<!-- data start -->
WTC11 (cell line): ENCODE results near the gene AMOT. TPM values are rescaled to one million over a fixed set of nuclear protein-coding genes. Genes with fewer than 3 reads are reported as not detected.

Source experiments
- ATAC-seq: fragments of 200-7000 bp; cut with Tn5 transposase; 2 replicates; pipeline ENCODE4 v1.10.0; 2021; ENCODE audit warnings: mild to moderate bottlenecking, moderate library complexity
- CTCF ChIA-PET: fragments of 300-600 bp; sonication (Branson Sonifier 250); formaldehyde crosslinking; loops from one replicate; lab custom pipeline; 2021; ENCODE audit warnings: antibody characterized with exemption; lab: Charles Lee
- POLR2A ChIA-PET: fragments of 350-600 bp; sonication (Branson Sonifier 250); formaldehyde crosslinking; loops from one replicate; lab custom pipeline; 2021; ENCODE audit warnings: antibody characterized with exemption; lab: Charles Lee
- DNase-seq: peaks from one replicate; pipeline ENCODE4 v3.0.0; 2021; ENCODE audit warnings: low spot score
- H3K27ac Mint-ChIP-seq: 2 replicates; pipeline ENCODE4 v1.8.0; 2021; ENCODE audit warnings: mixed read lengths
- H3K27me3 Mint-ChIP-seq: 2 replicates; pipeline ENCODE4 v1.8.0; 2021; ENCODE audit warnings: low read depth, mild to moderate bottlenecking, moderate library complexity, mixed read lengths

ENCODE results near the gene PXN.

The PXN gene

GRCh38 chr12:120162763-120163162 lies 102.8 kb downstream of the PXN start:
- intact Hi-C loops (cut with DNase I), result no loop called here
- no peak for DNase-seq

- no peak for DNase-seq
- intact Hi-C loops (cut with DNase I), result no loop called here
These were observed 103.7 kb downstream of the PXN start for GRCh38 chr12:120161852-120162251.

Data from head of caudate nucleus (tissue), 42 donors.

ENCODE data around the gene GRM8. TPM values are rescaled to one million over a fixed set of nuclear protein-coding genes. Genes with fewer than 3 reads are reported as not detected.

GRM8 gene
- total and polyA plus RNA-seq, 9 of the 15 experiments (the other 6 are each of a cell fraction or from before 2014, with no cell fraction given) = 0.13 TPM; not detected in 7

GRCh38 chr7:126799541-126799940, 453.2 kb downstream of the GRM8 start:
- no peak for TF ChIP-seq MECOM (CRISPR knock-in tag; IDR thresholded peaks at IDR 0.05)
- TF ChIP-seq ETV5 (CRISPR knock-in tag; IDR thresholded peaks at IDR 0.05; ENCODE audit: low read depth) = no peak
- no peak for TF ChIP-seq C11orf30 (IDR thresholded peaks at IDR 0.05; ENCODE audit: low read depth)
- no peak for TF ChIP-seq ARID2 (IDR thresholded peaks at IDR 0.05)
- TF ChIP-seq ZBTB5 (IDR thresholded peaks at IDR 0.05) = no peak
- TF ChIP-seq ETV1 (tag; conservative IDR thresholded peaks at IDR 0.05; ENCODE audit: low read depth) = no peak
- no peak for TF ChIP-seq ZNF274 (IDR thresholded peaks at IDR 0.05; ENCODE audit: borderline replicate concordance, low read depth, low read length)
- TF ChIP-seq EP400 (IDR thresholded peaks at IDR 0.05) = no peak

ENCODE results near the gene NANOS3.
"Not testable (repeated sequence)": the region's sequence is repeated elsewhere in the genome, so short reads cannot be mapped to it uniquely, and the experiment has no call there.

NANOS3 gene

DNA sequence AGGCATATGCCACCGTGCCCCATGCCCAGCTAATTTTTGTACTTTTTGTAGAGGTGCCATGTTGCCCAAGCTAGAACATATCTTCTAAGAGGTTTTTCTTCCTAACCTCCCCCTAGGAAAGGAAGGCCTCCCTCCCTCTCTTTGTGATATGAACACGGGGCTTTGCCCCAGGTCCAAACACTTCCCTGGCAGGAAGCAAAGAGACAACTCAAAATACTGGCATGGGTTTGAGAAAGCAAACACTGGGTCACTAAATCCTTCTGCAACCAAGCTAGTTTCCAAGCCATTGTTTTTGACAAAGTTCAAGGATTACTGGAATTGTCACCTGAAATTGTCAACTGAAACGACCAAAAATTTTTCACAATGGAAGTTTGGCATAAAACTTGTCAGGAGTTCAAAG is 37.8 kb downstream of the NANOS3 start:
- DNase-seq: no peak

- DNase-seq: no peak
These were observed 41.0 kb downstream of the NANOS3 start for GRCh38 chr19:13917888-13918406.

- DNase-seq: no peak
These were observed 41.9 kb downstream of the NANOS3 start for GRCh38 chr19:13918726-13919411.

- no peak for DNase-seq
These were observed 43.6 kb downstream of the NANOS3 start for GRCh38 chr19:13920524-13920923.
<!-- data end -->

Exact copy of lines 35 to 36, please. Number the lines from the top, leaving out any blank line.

- DNase-seq: no peak
These were observed 41.0 kb downstream of the NANOS3 start for GRCh38 chr19:13917888-13918406.